- Federal Court Upholds Refusal of Four Applications for Marks Containing the Word Secret
- January 18, 2016 | Authors: Adrian J. Howard; Beverley Moore; Chantal Saunders
- Law Firm: Borden Ladner Gervais LLP - Ottawa Office
- Eclectic Edge Inc v. Gildan Apparel (Canada) LP, 2015 FC 1332
Eclectic Edge Inc. ("Eclectic") previously filed applications to register four trademarks containing the words "valentine" and "secret,” based on proposed use in association with several goods in the nature of women's clothing, undergarments and lingerie. The respondent Gildan Apparel (Canada) LP ("Gildan"), through one of its predecessor entities, opposed the registration on the basis of reasonable likelihood of confusion with its own registered trademark SECRET and numerous other trademarks containing the word SECRET (the "SECRET Marks"). The Registrar of Trademarks refused Eclectic's four applications, and Eclectic appealed from those decisions.
One issue on appeal related to judicial comity. Eclectic claimed that judicial comity should lead the Court to follow the conclusions of Justice Manson in the recent Eclectic Edge Inc v Victoria's Secret Stores Brand Management, Inc, 2015 FC 453 decision involving Eclectic's VALENTINE SECRET Marks and the VICTORIA'S SECRET trademarks. Conversely, Gildan argued that the principle of judicial comity should instead convince the Court to echo the judicial findings of fact and law made by Justice Tremblay-Lamer in Cortefiel SA v Doris Inc, 2013 FC 1107, which related to the WOMEN'SECRET trademark and Gildan's SECRET Marks. The Court did not agree with either party on the issue of judicial comity because it held that comity only applies to determinations of law, and not to findings of facts where there is a different factual matrix or evidentiary basis between the two cases. The Court concluded that the current appeal involves a different issue, based on different facts, and opposing different parties, and assessed the current appeal based on the evidentiary record and arguments before him.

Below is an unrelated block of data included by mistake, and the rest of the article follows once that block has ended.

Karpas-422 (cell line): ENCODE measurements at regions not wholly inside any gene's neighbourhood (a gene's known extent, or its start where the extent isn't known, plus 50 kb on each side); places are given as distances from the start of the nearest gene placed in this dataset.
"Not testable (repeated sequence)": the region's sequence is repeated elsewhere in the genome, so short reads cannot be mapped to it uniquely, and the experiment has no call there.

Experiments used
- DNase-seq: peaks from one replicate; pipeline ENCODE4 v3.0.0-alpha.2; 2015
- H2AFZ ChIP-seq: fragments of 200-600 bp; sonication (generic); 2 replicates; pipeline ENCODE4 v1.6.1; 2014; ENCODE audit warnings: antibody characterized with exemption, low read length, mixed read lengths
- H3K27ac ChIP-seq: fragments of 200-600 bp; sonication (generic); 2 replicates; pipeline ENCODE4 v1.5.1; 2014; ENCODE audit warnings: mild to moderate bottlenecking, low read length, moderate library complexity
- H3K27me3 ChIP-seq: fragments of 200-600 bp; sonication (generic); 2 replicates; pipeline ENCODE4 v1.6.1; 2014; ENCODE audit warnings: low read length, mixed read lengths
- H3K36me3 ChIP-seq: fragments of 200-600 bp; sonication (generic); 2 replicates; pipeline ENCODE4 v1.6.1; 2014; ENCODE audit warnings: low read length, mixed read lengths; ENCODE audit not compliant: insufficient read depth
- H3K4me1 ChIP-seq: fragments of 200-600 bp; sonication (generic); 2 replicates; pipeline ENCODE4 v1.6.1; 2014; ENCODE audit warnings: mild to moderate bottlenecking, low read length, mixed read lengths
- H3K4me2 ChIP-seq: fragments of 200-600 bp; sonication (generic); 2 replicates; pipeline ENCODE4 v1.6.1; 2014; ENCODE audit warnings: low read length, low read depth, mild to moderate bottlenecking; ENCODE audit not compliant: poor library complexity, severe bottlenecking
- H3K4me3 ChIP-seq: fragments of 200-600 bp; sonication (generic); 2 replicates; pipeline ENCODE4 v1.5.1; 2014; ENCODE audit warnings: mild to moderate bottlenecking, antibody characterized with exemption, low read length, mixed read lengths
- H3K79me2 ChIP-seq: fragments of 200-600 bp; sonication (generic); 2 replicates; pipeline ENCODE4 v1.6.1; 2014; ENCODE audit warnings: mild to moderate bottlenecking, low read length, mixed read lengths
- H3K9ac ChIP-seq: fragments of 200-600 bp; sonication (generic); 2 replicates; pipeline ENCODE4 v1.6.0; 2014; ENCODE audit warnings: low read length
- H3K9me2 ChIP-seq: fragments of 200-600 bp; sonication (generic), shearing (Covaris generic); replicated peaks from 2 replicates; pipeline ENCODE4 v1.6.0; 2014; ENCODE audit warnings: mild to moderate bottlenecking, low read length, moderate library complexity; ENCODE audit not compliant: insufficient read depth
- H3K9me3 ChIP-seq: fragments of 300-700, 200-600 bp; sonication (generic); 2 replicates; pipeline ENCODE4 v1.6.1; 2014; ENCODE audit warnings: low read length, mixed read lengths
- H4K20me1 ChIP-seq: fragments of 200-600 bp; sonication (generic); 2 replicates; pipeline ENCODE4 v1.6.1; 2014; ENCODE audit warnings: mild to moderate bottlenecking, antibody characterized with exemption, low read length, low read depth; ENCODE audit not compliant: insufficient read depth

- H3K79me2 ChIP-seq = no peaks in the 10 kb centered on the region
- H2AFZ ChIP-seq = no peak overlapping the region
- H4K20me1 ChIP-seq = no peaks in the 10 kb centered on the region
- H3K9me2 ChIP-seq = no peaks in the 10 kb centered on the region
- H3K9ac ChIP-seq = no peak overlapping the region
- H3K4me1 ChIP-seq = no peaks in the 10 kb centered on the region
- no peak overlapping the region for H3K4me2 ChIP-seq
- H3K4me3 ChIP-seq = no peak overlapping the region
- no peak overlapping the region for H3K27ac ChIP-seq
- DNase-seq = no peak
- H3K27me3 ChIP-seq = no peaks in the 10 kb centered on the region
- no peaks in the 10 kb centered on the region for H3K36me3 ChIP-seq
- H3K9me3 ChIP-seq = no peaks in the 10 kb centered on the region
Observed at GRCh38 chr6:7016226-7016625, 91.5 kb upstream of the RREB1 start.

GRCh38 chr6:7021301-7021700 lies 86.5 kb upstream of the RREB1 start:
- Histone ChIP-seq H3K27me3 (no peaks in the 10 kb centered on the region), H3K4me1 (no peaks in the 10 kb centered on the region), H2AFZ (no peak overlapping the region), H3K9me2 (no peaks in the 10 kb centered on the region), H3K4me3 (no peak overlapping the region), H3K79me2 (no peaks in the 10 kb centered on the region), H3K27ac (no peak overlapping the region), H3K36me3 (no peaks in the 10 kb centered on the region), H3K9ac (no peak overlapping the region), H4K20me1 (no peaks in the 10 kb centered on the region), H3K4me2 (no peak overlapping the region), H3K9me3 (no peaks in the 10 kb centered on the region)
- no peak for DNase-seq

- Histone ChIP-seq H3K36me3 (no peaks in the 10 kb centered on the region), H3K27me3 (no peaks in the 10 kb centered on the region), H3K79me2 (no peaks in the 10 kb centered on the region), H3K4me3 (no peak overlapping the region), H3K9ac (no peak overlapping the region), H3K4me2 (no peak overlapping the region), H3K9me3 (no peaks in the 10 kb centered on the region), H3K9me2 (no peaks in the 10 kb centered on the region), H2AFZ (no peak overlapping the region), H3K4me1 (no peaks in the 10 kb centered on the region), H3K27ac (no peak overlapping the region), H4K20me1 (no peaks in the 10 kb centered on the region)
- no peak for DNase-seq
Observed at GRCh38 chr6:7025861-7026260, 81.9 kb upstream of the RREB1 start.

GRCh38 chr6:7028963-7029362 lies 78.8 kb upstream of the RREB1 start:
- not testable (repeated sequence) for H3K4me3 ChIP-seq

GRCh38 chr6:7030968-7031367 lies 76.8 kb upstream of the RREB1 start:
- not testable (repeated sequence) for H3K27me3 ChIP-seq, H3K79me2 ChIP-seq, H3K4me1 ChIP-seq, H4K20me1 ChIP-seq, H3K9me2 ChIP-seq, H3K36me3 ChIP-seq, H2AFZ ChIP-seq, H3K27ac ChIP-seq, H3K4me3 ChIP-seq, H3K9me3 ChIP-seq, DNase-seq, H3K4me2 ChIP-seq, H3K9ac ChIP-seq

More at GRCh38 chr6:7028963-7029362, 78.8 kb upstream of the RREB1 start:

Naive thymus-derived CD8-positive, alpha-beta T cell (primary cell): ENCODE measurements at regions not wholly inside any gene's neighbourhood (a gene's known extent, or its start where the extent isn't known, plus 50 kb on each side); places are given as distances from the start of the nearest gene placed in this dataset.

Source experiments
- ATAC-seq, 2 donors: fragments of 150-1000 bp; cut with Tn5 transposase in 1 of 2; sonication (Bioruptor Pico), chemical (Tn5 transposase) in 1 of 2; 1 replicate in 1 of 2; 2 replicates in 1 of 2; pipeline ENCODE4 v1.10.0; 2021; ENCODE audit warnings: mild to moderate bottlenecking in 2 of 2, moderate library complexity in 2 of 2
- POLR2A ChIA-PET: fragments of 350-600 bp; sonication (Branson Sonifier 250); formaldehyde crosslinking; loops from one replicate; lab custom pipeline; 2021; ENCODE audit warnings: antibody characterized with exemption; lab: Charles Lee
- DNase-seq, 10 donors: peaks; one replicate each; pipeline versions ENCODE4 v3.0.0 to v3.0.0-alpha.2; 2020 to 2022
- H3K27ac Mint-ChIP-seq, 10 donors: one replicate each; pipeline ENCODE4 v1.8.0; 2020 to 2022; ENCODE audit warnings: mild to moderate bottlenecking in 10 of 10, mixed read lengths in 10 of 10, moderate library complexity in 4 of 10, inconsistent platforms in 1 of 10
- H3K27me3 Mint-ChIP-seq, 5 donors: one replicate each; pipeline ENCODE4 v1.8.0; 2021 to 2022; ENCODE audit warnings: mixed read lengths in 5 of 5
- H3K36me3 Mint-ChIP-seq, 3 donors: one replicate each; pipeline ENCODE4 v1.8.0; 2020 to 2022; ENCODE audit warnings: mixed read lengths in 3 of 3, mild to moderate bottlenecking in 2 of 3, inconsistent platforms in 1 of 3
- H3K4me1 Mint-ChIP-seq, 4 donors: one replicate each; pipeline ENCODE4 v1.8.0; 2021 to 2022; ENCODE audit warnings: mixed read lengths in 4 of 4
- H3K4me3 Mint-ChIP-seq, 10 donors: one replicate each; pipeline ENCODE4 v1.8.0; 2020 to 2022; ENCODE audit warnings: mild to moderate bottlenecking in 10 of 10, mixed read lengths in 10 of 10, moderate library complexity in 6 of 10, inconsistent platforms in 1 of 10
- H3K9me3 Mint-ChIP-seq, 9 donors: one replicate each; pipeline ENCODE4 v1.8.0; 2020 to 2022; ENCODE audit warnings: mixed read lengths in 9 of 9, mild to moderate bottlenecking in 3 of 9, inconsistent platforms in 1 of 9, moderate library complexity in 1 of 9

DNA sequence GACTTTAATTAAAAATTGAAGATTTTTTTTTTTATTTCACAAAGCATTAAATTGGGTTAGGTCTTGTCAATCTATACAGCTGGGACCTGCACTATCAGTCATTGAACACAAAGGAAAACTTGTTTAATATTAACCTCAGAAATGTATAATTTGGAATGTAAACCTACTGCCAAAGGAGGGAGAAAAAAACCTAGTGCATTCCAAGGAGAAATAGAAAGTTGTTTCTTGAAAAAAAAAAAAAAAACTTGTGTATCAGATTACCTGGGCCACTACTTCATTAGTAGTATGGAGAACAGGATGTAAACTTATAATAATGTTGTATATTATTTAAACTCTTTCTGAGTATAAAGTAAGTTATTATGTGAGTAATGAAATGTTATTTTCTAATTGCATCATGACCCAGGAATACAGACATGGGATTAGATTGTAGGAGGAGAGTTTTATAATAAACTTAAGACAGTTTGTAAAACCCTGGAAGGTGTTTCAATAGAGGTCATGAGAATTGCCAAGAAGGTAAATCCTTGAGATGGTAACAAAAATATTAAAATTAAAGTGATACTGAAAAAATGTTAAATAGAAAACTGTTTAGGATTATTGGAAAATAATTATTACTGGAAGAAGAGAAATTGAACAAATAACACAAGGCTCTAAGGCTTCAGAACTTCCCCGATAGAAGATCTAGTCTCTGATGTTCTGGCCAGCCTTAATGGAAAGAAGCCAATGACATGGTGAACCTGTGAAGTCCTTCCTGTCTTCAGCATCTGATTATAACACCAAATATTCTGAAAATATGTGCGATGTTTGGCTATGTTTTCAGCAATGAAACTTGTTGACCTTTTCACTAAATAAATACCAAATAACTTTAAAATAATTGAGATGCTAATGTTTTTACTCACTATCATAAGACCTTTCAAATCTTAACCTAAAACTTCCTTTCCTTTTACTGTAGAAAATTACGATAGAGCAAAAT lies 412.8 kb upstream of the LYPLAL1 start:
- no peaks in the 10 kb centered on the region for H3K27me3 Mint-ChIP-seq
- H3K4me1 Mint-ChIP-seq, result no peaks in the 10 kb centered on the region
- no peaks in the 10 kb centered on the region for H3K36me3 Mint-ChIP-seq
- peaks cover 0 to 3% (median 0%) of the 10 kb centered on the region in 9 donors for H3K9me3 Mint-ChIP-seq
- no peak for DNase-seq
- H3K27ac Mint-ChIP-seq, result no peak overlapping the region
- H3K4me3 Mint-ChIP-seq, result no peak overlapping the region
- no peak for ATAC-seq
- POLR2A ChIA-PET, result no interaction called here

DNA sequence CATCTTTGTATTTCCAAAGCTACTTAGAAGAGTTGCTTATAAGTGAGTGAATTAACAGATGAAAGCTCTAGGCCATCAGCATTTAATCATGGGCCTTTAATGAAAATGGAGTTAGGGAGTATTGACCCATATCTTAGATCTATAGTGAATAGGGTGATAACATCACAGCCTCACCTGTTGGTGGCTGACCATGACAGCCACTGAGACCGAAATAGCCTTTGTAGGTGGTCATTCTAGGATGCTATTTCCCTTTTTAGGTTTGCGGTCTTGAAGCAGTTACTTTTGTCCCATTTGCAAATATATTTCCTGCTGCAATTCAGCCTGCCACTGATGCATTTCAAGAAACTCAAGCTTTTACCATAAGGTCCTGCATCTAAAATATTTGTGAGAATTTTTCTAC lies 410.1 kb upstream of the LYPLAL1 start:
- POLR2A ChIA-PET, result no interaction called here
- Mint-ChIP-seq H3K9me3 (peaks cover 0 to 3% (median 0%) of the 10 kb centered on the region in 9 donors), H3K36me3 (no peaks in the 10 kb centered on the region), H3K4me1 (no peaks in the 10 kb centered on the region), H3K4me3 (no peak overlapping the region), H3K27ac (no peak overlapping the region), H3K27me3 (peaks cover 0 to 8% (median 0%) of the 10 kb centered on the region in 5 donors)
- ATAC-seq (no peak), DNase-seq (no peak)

The Court was not persuaded the new evidence filed in the appeal would have materially affected the Registrar's decisions. Therefore, the Court applied the reasonableness standard of review and on that basis dismissed the appeal.